In an age of complex chronic conditions such as Long-COVID compounded by high-stress loads to meet the growing demands of society, more and more people are finding themselves wrapped in a perpetual fog. Where mental clarity was once the norm, symptoms of brain fog are now becoming more prevalent.
But while the causes of brain fog may remain unclear, insofar as the precise mechanisms involved, new promising research suggests that there is hope for those who experience brain fog, weather due to long covid or other conditions.
Brain fog is characterized by a lack of focus, laziness, forgetfulness, or inability to focus. It can also feel like a mild headache that may be related to temporarily impaired brain function due to a variety of reasons ranging from lack of sleep to a chronic illness such as Lyme disease or Chronic Fatigue Syndrome (CFS).
The causes of brain fog are often multifaceted which makes it so difficult to pinpoint.
Causes have been attributed to:
- Abrupt lifestyle changes
- Chronic infection
- Low blood pressure
- Mold or other toxic exposure
- Certain foods or chemicals especially when a person has become sensitive to chemicals, such as the case with multiple chemical sensitivities
- Hormonal changes
- Lack of sleep
- Thyroid issues
- Vitamin and nutrient deficiencies such as a vitamin b12 deficiency
- Chronic stress and inflammation
- Too much or too little physical activity
- Poor sleep or not enough sleep
- Autoimmune dysfunction
- Concussion, or a variety of other health issues both chronic and acute
- Other medical conditions
A person’s environment also plays an important role. This study shows that people in urban environments may be subject to higher cognitive loads than those who have regular access to nature and natural environments.
Although certainly not the only cause and more research needs to be conducted in order to understand the mechanisms of causation, brain fog often accompanies neurodegenerative conditions such as Alzheimer’s disease and multiple sclerosis.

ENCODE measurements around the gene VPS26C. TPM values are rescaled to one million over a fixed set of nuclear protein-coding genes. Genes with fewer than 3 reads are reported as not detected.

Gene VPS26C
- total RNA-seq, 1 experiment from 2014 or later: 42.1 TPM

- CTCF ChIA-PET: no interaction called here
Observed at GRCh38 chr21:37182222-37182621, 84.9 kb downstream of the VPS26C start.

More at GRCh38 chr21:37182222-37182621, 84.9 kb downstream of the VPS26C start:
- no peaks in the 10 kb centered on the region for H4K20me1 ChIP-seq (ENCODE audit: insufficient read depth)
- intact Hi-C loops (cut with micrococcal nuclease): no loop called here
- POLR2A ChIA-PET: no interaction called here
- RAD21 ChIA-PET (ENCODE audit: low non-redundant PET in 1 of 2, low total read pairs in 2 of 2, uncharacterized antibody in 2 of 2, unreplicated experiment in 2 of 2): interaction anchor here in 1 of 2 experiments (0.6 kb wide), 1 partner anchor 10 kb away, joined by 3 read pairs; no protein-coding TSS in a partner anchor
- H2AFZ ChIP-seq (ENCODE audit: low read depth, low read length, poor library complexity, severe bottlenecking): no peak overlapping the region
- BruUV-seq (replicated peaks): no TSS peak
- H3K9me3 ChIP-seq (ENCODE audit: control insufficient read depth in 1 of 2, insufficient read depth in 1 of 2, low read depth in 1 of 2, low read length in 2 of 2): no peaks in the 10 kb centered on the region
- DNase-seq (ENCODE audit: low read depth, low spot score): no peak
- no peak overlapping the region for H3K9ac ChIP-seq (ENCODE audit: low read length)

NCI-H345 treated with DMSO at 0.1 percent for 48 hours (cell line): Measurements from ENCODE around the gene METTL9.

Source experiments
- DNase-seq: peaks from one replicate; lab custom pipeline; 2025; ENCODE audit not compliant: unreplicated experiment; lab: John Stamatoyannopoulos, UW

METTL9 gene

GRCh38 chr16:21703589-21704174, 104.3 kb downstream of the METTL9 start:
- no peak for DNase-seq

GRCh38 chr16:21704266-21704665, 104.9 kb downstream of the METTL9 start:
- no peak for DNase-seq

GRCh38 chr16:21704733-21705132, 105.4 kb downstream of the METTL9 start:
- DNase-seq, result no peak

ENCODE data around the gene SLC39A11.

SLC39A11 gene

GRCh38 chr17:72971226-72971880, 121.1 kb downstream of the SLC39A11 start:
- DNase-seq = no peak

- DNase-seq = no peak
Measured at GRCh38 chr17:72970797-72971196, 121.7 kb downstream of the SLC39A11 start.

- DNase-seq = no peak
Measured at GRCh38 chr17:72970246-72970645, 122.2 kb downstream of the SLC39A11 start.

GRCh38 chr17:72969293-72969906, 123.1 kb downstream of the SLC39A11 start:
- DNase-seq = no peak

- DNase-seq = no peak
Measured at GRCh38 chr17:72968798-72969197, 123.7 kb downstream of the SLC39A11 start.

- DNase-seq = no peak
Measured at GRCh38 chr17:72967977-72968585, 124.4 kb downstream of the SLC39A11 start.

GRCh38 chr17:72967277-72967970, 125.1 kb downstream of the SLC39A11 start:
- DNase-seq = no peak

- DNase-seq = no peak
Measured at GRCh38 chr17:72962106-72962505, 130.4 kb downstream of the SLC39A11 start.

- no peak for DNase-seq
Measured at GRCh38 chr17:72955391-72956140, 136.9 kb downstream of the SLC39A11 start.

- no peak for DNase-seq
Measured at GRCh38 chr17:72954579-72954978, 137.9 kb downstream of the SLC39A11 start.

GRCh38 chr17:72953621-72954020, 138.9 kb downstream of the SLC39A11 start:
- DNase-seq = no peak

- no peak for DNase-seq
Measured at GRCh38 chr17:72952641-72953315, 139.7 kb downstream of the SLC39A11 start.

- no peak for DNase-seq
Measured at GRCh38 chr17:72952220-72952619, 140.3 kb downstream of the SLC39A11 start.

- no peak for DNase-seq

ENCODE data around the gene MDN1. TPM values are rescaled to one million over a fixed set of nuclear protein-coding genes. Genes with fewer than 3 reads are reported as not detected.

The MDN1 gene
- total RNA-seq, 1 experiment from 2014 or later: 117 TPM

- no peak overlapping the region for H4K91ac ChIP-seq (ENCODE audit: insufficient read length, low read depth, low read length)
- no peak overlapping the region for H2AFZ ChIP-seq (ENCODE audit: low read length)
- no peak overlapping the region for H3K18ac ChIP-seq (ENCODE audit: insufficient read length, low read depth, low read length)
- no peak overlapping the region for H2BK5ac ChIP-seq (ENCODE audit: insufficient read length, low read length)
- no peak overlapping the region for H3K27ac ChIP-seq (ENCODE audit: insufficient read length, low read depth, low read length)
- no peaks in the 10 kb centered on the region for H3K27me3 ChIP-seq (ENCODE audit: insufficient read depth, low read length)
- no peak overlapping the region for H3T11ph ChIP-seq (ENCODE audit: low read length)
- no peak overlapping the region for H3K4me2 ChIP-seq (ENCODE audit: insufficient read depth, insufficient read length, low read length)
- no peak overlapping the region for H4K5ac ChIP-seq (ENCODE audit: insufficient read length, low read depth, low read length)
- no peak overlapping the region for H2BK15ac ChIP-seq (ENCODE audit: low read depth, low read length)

Brain fog can feel different for different people, but most people report the following:
- Feeling hazy
- Memory problems or memory loss
- Sometimes migraine
- Cognitive slowness or “sludginess”
- Mental fatigue
- General malaise or fibromyalgia
- Tired and wired
- Reduced cognition and comprehension
It can also feel like anxiety or depression and masquerade as a mental health issue. And while mental health may play a role, the known causes of brain fog seem to be more neurophysiological than psychological.
Many people who experience long-haul COVID report brain fog as one of their primary symptoms, along with fatigue and flu-like symptoms. This is not dissimilar to what many people have experienced with other types of Post Viral Infection Syndromes and even Lyme disease.
The length of COVID-related brain fog will vary from person to person and depends highly on a person’s lifestyle and treatment regimen. Those who rest and engage in some form of a neuroplasticity program such as re-origin, have reported overcoming covid brain fog in as little as a few weeks. For others, the symptoms can last for 6 months or more.
The symptomology and experience of COVID brain fog are very similar to, if not the same as people who experience brain fog due to Chronic Fatigue Syndrome or other forms of Post Viral Fatigue.
There is no evidence to show that brain fog related to COVID should be addressed any differently from brain fog that may step from any other condition. The main steps that people have taken to improve their condition are as follows:
- Visit a qualified healthcare provider to rule out any other major health issues
- Adopt a healthy diet, free of sugar and excess caffeine
- Make sure you are getting plenty of rest and quality sleep
- Rule out other health conditions
- Focus on brain health, making sure to include micronutrients in your diet
- Regular exercise and breathwork can also serve to improve brain health
- Use a Neuroplasticity training program to retrain your limbic system
Doing what you can to keep your immune system healthy by minimizing stress is also an important factor.
While there is not enough data to make conclusions about the long term effects of COVID brain fog, by likening it to the same type of brain fog that often accompanies other forms of post-viral fatigue, and considering that the brain can be retrained through self-directed neuroplasticity, there is much reason to believe that the effects of brain fog related to Long-COVID can eventually be reversed.